GCHS Best Buddies basketball game did better than ever this year, raising more than $2000 through the silent auction and an excellent scoring game. A big shout out to Brett Kay for selling Blackhawks tickets, Coleen Barbenera for donating merchandise signed by Ninja, a famous Fortnite video game player, and of course, the O’Conner family, for staying loyal to the program and never failing to donate. They helped make it a record year for fundraising.
“[Best Buddies is] an international organization that promotes friendship, and inclusion for people with intellectual developmental disabilities,” said Shari Snavely, one of the sponsors for the program.
The Best Buddies Program is for high school students with IDD, intellectual and developmental disabilities. GCHS and many
support inclusion through the nationwide program Best Buddies.
“It’s a great way for the community to learn about what inclusion of students with disabilities looks like at Grayslake Central and how we can spread that message within our community and beyond,” said Nella Sanders, a new special education teacher and a GCHS alumna.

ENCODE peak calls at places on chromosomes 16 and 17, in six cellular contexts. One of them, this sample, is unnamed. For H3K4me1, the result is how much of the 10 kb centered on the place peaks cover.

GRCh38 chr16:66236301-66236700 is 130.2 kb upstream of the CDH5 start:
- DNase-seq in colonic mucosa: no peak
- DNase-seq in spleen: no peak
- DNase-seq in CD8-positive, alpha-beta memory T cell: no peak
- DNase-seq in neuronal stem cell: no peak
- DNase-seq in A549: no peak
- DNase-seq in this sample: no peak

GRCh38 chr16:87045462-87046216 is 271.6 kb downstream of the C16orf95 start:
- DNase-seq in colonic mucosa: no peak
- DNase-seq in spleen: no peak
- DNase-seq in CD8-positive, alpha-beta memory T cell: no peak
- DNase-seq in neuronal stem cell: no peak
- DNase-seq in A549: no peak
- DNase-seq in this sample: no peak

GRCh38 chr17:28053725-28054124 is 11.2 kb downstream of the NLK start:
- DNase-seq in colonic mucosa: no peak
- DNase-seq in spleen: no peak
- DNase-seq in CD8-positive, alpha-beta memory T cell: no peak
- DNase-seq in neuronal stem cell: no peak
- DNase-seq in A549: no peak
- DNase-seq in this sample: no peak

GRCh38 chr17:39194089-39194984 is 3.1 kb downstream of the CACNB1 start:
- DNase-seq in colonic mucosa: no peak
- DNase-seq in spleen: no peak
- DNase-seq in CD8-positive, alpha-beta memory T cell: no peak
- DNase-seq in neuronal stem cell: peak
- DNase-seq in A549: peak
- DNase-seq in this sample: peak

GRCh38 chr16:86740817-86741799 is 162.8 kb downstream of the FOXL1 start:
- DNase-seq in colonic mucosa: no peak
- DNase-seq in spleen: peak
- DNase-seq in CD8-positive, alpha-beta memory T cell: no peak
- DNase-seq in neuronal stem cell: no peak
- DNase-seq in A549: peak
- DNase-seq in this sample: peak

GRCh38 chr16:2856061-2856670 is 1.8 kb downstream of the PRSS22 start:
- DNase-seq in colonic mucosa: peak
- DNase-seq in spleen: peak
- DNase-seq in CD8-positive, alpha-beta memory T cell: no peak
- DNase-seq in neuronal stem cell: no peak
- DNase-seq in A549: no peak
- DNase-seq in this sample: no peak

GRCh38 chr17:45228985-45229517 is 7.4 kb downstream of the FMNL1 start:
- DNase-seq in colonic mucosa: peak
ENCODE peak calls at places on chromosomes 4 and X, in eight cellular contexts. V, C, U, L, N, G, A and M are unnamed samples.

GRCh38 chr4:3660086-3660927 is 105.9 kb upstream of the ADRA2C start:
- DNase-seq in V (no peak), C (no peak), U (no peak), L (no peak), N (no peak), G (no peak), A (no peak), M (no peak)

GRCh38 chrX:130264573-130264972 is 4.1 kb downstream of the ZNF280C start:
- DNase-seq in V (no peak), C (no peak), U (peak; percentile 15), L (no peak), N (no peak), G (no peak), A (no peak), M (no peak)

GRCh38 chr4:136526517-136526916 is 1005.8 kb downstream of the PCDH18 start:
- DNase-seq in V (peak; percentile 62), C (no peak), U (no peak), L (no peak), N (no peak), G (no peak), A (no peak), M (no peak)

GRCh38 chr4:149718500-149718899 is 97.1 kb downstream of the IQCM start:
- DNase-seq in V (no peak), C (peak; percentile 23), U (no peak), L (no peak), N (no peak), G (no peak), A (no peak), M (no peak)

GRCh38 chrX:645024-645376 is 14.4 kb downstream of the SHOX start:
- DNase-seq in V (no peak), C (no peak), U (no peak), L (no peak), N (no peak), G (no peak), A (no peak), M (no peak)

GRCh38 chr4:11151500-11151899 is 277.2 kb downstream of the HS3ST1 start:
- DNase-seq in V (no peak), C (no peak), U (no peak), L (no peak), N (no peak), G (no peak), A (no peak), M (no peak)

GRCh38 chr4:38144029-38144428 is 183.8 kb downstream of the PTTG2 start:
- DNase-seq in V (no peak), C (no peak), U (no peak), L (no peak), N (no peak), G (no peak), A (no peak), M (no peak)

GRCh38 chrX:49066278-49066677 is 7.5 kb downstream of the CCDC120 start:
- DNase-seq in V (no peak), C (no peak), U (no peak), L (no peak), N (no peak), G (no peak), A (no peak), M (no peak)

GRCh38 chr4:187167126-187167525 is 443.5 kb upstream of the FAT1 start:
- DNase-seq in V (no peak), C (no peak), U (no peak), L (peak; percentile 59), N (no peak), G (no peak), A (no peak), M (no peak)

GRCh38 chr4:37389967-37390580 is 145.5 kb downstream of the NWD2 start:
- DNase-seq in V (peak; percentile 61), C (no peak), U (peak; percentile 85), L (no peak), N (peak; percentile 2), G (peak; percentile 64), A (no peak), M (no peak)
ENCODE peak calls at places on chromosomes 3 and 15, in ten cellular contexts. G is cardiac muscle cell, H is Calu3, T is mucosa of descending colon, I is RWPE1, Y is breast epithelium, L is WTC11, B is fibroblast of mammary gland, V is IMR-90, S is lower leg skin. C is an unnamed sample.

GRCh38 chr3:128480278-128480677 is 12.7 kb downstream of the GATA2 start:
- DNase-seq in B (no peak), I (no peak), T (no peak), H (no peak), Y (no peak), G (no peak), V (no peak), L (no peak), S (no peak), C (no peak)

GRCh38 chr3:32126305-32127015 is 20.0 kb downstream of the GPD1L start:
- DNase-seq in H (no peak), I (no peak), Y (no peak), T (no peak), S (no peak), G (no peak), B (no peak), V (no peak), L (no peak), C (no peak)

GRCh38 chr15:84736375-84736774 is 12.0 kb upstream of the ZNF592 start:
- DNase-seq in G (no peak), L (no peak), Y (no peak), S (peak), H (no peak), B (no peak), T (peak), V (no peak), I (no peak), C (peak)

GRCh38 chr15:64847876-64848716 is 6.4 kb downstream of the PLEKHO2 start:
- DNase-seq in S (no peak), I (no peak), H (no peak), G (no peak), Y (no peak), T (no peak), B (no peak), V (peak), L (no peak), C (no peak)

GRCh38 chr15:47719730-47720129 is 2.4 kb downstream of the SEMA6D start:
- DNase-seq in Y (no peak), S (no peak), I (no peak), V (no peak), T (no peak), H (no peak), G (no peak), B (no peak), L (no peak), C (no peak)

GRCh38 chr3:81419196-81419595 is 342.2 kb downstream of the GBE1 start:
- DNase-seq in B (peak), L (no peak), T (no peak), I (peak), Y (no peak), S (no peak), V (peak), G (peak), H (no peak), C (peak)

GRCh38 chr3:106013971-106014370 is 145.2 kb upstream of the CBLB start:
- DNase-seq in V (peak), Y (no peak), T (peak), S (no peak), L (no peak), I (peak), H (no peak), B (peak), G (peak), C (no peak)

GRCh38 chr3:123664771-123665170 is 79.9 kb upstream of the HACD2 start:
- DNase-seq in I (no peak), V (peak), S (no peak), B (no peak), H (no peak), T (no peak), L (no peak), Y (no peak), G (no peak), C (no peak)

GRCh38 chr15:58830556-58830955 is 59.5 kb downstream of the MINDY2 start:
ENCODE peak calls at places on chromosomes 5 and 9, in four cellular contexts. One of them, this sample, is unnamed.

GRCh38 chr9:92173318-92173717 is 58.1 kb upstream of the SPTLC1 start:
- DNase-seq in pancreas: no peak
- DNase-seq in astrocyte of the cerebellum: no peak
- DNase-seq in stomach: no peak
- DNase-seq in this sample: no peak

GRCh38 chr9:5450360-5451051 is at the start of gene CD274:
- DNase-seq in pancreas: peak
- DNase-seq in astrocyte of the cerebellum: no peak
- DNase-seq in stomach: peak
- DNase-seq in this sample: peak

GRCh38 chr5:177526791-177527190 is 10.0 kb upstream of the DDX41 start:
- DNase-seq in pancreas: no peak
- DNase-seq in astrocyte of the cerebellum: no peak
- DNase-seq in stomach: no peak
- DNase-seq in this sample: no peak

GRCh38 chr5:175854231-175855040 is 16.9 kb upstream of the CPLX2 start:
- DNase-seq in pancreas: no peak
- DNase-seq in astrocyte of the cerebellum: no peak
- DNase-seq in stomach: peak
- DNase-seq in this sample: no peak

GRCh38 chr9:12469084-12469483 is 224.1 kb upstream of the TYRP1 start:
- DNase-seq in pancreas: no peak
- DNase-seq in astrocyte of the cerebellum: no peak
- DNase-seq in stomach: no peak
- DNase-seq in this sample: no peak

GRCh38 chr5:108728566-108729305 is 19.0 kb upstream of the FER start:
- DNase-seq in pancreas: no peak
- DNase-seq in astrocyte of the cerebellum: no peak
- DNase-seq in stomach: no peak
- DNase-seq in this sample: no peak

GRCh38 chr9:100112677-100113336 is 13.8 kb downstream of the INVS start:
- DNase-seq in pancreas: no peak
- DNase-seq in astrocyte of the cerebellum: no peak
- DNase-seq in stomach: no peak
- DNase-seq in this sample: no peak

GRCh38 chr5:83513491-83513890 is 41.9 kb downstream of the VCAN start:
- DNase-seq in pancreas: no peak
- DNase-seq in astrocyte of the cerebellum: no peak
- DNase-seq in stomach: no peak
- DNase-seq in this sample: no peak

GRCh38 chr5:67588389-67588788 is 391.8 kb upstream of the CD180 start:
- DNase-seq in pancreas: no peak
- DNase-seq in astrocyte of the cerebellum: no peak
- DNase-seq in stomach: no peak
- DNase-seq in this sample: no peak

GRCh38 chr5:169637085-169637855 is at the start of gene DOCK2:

The Best Buddies game usually fundraises money to go towards the international global Best Buddies organization, which allowsGCHS to claim an affiliation with them.Fundraisers like the basketball game and later on this spring, the Spread the Word to End the Word Campaign, an international campaign supported by Best Buddies and Special Olympics to end the derogatory use of the “R” word, allow the buddies to shine.
Like Sanders says, “I think it gives them the opportunity to shine and feel important
and feel like the spotlight is on them and show others like ‘hey look what I can do,’ and just showing them that they are valued just as much as a varsity athlete.”
Seeing others support at the basketball game and accompany them into having a good time for the night can really boost buddies’ moods. This was clear from the lively and high energy vibe at the game.
Best Buddies really opens up the door for students with IDD to feel appreciated, just as any student would want to.
The program is always looking for more volunteers; they can never have enough. New members excite the IDD students and are very appreciated by the sponsors.
A simple fist bump or a high five, Sanders said, will change a student’s entire mood for the rest of the day. And from there on, they’ll never forget your face and consider you as a friend of theirs.